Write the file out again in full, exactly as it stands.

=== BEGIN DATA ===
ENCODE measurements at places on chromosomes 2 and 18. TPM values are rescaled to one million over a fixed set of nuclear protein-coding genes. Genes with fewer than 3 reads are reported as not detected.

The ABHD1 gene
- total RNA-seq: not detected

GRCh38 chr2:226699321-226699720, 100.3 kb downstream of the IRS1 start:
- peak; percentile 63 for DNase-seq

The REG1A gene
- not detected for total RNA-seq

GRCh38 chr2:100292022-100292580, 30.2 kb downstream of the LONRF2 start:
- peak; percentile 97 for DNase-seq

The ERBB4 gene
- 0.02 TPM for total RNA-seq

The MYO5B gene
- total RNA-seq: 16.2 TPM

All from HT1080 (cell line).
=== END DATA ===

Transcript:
ENCODE measurements at places on chromosomes 2 and 18. TPM values are rescaled to one million over a fixed set of nuclear protein-coding genes. Genes with fewer than 3 reads are reported as not detected.

The ABHD1 gene
- total RNA-seq: not detected

GRCh38 chr2:226699321-226699720, 100.3 kb downstream of the IRS1 start:
- peak; percentile 63 for DNase-seq

The REG1A gene
- not detected for total RNA-seq

GRCh38 chr2:100292022-100292580, 30.2 kb downstream of the LONRF2 start:
- peak; percentile 97 for DNase-seq

The ERBB4 gene
- 0.02 TPM for total RNA-seq

The MYO5B gene
- total RNA-seq: 16.2 TPM

All from HT1080 (cell line).